July 27 (Reuters) - South Africa’s powerful National Union of Mineworkers (NUM) is set to strike on Thursday over wages at the country’s top three gold producers and one junior miner at a time when the price of the precious metal is near record highs.
In another labour dispute, coal miners walked off the job from the overnight shift on Sunday.
Following a pattern of recent years, many of the union demands are far above the official inflation rate, which was 5.0 percent in June.
Companies say they can ill-afford steep increases as they grapple with other rising costs.
But the official inflation rate does not tell the whole story for many miners, who are lower or mid-income workers with many dependents and spend much of their take-home pay on food and fuel, costs of which are rapidly rising.
Some economists warn that rising labour costs are eroding South Africa’s status as an investment destination since its workforce is already more expensive and less productive than those found in many of its emerging market rivals.
Following are some of the current disputes in mining in South Africa, the world number one platinum producer and a top producer of gold as well as a major supplier of coal to Europe and Asia.
Around 90,000 to 100,000 gold miners, or close to a fifth of the country’s mining labour force, are set down tools on Thursday, according to Reuters calculations based on company figures.
AngloGold Ashanti , Gold Fields and Harmony are respectively the world’s third, fourth and fifth largest gold miners and analysts have said a strike in their shafts could further support bullion’s price at a time when it is seen as a safe haven from U.S. and European debt woes.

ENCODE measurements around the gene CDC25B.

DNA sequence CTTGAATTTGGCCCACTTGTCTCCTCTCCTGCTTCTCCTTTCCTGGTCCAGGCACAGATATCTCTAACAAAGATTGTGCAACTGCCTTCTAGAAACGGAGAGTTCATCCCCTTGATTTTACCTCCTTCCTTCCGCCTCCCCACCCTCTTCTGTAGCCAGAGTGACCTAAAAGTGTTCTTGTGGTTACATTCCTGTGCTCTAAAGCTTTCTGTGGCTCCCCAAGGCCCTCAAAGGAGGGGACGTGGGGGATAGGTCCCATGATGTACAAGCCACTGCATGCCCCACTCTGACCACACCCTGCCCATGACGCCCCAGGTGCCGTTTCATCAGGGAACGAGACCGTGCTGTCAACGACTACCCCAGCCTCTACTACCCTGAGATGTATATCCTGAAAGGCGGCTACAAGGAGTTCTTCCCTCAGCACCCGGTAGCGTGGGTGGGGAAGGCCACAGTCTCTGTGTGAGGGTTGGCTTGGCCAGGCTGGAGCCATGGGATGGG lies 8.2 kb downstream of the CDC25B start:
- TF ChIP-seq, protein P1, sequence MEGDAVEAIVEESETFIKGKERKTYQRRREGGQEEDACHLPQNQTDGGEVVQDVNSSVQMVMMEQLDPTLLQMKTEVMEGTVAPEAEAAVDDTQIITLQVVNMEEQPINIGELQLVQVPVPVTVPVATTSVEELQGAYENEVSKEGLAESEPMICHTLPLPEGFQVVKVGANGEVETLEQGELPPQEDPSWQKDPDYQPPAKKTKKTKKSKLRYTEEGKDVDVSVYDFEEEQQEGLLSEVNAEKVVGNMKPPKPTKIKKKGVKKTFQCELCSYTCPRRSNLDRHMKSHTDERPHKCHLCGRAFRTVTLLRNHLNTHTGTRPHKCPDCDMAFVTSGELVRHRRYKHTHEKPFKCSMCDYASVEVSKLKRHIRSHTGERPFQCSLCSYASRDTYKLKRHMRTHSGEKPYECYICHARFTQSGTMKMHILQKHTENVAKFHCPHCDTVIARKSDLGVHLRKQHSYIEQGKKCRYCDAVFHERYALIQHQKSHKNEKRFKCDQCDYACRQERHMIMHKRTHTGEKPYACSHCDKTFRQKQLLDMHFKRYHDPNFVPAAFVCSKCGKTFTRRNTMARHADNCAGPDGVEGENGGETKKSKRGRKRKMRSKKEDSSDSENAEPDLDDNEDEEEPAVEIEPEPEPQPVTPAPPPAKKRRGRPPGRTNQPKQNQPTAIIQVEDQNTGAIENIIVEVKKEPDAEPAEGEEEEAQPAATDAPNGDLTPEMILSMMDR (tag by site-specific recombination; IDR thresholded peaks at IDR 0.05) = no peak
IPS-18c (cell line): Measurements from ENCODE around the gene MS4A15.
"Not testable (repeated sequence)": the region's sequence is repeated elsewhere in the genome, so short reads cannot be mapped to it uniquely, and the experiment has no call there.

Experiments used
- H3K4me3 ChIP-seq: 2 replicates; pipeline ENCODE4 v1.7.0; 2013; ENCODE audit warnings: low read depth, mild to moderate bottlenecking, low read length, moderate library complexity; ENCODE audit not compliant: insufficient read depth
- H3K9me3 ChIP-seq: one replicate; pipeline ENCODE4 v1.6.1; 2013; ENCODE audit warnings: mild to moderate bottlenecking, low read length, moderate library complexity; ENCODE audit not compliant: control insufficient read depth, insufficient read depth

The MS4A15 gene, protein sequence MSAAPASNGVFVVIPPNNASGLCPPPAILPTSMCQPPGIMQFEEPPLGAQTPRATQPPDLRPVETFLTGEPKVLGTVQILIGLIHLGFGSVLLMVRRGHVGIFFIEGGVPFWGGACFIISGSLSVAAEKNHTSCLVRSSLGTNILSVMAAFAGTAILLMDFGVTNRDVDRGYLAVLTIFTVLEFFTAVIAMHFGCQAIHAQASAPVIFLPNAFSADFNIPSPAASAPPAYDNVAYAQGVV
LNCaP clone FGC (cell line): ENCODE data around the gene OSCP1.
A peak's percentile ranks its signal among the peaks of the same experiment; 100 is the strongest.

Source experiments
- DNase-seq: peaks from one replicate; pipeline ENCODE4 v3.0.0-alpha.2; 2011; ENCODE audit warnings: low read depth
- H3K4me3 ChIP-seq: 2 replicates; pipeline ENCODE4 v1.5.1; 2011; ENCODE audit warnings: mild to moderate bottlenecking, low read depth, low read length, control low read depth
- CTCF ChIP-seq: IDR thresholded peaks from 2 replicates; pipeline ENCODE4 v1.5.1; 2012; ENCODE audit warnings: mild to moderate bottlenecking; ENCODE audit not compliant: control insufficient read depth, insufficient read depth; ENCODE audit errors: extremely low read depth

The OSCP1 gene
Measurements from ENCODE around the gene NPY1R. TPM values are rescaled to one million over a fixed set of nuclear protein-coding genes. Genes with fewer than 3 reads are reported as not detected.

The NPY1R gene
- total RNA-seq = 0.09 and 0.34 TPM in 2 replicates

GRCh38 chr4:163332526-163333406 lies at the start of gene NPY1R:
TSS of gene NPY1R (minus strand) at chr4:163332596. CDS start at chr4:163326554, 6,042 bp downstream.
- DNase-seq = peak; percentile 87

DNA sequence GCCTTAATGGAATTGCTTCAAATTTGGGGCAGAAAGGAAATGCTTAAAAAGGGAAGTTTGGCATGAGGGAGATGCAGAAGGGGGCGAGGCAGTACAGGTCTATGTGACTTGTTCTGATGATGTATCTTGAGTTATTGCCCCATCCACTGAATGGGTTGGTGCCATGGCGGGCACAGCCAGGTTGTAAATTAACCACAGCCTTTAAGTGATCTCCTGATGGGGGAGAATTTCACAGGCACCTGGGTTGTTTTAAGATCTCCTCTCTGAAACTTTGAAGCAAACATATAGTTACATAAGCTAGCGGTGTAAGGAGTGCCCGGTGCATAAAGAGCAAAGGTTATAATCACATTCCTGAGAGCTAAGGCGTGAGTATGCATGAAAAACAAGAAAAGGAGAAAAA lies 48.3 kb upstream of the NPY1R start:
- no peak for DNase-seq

NUM wants a 14 percent increase in wages. Gold employers have offered between 7 and 9 percent. The Chamber of Mines is negotiating with the unions on behalf of gold miners.
Coal miners walked off the job late on Sunday and Monday. Unions said they would meet with the coal producers again for further talks Thursday. Coal miners are also being represented by the Chamber of Mines.
Anglo Thermal Coal SA , Delmas Coal, Exxaro , Kangra Coal, Optimum Coal and Xstrata Coal are the main coal companies involved.
NUM is seeking a 14 percent raise from coal miners while the companies via the chamber have upped their offers to 6 to 8.5 percent.
NUM is demanding a 20 percent wage increase from Anglo American Platinum , the world number one producer of the crucial metal used for making catalytic converters in cars. The company’s last public offer was 4.6 percent. The union and Amplats will meet for further talks on Thursday.
A strike at Amplats could threaten its 2011 production target of 2.6 million ounces and could push the price of platinum up as the company accounts for about 40 percent of global production.
NUM has also rejected a 5.5 percent wage offer from the world ‘s number two platinum producer Impala Platinum . The union wants a 14 percent increase for lower categories and 13.5 percent for higher earning workers. The parties are meeting again on Monday next week. (Compiled by Olivia Kumwenda and Ed Stoddard)